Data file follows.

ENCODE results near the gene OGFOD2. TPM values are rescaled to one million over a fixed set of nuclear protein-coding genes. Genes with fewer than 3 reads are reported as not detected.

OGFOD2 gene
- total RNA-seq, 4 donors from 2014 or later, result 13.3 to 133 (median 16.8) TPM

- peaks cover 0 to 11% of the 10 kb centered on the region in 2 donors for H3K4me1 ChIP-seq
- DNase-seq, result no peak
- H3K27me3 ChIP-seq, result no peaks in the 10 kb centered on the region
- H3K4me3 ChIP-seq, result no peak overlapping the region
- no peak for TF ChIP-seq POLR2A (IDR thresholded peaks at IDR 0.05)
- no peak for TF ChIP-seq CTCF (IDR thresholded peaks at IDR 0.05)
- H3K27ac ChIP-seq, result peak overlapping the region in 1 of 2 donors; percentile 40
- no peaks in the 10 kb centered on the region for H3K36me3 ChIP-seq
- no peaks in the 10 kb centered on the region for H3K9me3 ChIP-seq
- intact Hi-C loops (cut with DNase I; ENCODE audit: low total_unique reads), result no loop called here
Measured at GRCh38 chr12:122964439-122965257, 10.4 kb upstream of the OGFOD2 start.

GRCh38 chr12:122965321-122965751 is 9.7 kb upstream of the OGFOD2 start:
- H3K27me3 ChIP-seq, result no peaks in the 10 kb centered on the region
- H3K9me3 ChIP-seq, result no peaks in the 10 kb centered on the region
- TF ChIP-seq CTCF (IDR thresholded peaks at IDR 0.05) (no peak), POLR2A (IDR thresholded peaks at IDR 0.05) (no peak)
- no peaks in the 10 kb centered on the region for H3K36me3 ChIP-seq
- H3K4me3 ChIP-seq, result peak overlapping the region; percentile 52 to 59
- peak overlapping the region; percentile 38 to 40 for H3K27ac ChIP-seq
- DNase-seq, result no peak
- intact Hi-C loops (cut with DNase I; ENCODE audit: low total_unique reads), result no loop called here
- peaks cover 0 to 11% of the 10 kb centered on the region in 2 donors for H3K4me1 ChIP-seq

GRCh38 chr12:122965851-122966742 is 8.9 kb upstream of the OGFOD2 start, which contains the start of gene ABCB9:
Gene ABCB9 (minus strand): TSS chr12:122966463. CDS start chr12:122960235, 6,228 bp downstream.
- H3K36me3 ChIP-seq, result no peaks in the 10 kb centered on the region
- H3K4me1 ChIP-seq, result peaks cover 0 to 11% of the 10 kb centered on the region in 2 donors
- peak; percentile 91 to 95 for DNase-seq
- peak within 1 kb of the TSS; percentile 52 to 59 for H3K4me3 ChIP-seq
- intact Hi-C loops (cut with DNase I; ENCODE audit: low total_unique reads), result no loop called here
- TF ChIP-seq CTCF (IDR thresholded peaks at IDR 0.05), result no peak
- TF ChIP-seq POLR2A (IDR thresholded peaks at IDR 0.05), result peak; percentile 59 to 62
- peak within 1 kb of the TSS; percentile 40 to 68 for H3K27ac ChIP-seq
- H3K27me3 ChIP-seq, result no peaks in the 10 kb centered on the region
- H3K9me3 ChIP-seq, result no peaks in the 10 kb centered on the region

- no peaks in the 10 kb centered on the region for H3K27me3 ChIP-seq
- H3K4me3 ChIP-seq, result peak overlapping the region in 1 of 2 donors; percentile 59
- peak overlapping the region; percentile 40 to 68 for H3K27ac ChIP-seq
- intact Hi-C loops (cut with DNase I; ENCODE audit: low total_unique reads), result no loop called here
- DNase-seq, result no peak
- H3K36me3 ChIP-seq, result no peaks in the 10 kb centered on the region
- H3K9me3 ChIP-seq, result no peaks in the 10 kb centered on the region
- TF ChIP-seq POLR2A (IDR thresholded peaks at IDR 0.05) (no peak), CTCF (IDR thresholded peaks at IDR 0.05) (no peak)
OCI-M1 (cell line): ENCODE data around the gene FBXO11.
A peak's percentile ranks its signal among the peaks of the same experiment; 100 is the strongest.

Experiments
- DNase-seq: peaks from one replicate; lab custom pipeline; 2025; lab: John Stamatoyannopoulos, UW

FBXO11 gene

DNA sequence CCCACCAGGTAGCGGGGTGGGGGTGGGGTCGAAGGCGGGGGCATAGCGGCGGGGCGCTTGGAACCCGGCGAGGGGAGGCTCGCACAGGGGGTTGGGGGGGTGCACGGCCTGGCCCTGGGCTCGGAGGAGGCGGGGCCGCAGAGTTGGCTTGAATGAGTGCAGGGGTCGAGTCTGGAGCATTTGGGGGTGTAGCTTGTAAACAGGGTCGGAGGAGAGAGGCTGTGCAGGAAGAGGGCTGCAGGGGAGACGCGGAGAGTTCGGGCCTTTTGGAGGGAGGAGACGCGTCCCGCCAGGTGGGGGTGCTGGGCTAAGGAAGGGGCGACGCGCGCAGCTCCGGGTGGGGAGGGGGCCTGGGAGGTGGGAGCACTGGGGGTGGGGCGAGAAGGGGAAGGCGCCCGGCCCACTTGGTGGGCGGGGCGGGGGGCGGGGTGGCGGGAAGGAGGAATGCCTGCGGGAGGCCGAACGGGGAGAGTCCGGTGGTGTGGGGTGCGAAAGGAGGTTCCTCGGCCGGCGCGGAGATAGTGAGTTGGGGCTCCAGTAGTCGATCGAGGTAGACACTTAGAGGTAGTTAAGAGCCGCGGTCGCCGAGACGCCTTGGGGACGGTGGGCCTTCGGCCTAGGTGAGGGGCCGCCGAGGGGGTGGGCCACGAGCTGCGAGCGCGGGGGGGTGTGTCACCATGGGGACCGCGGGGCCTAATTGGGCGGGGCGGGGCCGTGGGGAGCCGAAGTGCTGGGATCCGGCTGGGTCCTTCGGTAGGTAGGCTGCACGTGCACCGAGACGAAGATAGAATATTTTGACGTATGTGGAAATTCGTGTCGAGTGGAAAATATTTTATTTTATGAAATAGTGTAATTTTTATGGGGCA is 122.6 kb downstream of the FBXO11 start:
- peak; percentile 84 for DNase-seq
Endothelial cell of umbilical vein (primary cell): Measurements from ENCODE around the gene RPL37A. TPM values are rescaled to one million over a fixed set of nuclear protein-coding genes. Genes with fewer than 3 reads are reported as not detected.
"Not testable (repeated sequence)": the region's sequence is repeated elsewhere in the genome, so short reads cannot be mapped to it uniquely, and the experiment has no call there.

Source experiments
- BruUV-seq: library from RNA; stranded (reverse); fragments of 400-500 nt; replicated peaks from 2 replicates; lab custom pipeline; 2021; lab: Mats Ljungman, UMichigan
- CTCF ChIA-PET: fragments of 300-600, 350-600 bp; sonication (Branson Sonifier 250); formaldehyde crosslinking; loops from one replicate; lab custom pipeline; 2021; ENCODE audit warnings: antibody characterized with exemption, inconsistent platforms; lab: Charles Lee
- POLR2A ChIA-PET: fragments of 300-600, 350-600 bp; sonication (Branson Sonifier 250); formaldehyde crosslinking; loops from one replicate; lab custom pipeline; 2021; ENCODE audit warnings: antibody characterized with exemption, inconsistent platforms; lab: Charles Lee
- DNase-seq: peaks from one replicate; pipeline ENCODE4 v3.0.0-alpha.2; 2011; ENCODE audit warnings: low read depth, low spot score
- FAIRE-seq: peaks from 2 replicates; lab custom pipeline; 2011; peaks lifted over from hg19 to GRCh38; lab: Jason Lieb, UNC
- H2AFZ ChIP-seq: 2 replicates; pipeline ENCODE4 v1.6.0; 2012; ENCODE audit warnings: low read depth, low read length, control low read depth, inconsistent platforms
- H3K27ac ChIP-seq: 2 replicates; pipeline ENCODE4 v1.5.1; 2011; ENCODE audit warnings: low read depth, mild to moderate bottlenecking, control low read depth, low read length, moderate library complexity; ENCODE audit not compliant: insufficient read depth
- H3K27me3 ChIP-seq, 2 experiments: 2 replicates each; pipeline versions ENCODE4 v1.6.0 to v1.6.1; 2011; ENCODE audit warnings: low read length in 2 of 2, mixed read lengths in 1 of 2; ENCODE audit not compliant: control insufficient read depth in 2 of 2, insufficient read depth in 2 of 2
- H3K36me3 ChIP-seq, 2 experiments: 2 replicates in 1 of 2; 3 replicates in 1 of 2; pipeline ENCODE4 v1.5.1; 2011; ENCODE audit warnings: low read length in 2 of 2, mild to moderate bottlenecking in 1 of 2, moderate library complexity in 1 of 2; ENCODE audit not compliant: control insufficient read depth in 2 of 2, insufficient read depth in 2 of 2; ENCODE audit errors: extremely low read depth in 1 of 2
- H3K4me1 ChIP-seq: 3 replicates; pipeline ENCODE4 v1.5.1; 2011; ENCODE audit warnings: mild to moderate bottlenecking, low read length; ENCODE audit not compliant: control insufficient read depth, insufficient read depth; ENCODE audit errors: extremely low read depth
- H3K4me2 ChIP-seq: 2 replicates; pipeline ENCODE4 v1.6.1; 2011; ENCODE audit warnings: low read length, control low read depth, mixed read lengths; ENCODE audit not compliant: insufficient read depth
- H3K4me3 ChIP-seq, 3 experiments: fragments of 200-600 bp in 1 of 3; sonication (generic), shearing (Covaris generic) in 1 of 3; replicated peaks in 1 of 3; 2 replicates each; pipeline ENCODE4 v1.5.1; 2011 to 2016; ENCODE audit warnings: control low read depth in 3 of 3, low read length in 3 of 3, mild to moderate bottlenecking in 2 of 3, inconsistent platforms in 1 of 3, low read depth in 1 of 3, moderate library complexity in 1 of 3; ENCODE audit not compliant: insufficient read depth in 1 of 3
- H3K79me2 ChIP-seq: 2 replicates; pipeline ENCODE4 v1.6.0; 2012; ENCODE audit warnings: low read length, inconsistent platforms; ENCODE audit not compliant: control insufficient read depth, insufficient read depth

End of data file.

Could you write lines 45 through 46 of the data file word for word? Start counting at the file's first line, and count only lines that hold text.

OCI-M1 (cell line): ENCODE data around the gene FBXO11.
A peak's percentile ranks its signal among the peaks of the same experiment; 100 is the strongest.